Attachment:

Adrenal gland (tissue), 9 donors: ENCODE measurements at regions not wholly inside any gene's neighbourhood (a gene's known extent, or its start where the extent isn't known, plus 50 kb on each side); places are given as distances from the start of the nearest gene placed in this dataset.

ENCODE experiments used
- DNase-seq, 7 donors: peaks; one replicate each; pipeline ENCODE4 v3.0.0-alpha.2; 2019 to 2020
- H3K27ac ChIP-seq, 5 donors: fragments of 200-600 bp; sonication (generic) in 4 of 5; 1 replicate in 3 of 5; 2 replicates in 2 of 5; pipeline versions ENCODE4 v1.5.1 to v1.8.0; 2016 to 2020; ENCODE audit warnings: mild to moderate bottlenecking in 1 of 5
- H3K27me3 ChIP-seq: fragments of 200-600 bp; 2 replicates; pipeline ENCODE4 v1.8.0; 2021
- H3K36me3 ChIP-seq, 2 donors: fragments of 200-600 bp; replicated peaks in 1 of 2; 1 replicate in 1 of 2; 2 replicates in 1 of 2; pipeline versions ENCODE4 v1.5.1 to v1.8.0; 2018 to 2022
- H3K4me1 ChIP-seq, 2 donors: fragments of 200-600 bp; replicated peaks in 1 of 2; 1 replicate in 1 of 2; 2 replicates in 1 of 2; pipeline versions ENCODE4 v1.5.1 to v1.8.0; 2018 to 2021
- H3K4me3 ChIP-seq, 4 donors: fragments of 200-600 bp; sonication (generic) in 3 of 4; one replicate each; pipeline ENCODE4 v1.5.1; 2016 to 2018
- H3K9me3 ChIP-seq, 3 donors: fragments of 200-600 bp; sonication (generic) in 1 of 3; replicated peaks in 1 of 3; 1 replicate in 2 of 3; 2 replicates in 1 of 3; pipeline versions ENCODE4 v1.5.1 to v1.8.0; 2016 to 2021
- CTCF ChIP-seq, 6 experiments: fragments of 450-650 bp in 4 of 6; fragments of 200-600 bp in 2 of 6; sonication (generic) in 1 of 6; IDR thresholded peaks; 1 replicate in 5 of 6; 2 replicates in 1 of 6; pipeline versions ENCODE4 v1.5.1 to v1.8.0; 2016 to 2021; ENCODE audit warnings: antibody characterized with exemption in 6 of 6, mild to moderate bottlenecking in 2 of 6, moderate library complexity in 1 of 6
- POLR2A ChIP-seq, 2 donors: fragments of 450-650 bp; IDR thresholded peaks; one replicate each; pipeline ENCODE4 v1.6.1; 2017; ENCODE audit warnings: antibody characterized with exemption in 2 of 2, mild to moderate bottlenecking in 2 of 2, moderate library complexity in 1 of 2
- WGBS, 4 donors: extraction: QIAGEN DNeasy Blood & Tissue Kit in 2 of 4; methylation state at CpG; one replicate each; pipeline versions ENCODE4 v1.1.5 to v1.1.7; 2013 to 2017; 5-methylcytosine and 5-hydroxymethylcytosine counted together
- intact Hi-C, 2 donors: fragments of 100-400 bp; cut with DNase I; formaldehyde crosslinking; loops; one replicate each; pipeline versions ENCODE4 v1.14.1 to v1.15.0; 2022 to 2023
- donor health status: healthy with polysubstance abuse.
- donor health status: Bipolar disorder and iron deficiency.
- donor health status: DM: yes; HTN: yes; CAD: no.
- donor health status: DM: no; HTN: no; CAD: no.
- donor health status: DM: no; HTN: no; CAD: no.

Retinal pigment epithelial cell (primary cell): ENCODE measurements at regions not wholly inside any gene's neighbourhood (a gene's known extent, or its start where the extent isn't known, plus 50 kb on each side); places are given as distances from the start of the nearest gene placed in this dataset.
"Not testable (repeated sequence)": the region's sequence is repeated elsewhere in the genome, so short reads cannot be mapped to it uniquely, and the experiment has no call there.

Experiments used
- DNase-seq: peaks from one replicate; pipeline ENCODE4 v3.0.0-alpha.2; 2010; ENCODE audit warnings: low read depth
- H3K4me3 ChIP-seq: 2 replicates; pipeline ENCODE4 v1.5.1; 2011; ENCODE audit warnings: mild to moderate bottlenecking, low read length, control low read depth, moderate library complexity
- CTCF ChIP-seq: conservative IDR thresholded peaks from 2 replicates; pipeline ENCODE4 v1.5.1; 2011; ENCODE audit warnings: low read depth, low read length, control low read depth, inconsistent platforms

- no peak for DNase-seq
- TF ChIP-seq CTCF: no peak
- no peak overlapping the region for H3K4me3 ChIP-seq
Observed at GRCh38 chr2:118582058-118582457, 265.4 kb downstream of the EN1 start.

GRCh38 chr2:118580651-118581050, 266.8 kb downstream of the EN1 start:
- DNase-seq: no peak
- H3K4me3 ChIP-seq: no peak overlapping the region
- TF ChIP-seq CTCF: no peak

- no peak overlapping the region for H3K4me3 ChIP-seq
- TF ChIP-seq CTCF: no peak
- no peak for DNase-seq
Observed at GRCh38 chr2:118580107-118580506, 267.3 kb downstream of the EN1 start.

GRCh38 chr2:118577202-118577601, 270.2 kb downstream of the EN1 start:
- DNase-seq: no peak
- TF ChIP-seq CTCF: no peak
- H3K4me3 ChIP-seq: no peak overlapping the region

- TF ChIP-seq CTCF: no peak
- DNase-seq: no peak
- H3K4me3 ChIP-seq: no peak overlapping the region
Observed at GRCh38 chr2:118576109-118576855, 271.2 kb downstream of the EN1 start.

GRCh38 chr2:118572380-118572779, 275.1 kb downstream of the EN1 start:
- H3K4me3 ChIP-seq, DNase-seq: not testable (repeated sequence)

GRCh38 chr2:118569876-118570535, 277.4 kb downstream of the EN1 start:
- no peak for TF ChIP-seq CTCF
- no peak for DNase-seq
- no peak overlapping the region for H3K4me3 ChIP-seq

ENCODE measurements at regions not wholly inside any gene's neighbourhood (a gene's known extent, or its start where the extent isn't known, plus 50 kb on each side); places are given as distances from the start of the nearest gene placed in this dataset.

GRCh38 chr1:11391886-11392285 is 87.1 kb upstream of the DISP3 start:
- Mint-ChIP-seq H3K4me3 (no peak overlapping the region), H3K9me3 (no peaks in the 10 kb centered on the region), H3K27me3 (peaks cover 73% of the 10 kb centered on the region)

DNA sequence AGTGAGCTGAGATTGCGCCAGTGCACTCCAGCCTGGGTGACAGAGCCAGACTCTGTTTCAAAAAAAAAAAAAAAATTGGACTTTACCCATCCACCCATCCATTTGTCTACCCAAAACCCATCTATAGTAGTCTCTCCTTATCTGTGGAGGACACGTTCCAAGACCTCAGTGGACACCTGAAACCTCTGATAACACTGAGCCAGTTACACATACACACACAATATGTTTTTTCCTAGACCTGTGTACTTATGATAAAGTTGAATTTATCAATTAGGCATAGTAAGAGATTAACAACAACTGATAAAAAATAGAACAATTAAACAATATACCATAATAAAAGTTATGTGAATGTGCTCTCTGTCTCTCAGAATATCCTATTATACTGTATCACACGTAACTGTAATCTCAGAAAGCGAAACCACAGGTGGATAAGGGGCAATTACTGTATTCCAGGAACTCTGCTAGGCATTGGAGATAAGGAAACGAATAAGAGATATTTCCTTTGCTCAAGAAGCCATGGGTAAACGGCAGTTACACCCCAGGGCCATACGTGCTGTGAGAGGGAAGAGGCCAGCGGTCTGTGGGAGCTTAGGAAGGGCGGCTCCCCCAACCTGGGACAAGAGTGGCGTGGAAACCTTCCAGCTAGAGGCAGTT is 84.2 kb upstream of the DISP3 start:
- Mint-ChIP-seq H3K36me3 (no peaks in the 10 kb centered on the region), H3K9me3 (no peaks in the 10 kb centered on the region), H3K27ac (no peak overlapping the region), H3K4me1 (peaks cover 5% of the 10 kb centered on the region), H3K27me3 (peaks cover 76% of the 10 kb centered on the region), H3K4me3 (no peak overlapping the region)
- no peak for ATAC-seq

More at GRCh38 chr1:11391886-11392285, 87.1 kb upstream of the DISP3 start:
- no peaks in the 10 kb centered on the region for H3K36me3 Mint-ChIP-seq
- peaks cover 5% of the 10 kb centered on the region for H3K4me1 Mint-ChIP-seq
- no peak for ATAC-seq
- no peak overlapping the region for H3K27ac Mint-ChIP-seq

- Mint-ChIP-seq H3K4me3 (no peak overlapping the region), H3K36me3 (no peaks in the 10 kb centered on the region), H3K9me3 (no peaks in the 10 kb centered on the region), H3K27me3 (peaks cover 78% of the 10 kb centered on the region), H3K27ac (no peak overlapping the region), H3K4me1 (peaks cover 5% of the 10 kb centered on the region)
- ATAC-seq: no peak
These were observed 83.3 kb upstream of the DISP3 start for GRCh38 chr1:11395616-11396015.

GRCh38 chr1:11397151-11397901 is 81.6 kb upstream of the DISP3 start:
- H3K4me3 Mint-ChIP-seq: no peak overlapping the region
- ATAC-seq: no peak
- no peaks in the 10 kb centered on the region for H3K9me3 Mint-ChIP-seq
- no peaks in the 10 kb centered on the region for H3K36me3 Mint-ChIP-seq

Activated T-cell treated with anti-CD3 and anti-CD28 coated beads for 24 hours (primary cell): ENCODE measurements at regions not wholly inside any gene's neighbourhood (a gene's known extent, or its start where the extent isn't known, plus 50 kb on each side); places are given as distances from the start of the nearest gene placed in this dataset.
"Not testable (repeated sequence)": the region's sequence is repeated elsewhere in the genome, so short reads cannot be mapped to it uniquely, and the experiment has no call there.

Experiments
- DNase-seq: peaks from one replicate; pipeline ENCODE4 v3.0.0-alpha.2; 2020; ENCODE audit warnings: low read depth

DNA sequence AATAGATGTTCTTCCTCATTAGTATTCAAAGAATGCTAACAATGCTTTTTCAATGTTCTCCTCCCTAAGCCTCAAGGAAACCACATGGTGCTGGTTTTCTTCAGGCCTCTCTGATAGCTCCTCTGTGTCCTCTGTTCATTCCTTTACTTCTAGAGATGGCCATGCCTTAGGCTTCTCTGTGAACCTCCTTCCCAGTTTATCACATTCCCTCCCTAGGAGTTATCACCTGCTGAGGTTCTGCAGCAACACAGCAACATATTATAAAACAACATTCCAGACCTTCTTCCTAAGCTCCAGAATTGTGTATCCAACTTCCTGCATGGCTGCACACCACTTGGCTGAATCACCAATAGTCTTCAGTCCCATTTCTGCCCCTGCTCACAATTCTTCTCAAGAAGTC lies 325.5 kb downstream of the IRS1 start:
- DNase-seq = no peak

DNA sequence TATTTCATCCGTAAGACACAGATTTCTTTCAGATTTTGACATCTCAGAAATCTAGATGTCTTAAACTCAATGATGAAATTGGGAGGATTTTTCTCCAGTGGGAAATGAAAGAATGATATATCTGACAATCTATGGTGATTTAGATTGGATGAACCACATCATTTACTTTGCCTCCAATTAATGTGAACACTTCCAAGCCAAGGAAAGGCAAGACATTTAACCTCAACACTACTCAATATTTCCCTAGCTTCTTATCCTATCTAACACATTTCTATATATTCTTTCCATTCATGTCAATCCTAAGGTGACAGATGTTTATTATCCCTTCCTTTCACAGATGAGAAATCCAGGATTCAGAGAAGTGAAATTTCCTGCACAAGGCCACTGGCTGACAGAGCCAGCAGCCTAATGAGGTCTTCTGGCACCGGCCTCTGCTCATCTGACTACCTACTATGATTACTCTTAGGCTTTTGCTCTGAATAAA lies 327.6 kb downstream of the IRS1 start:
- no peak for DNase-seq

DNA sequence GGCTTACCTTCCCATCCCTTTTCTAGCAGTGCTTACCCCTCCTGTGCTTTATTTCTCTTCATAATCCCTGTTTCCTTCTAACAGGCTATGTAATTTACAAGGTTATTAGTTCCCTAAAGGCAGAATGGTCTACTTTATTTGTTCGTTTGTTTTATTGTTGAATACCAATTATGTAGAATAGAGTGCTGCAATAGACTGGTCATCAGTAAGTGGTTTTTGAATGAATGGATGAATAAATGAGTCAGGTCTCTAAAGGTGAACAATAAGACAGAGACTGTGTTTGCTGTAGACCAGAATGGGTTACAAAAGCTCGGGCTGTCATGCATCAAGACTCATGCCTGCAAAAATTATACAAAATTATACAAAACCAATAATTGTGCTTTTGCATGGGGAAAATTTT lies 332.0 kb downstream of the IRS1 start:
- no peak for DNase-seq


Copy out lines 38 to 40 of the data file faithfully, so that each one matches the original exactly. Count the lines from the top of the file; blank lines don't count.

- DNase-seq: no peak
- TF ChIP-seq CTCF: no peak
- H3K4me3 ChIP-seq: no peak overlapping the region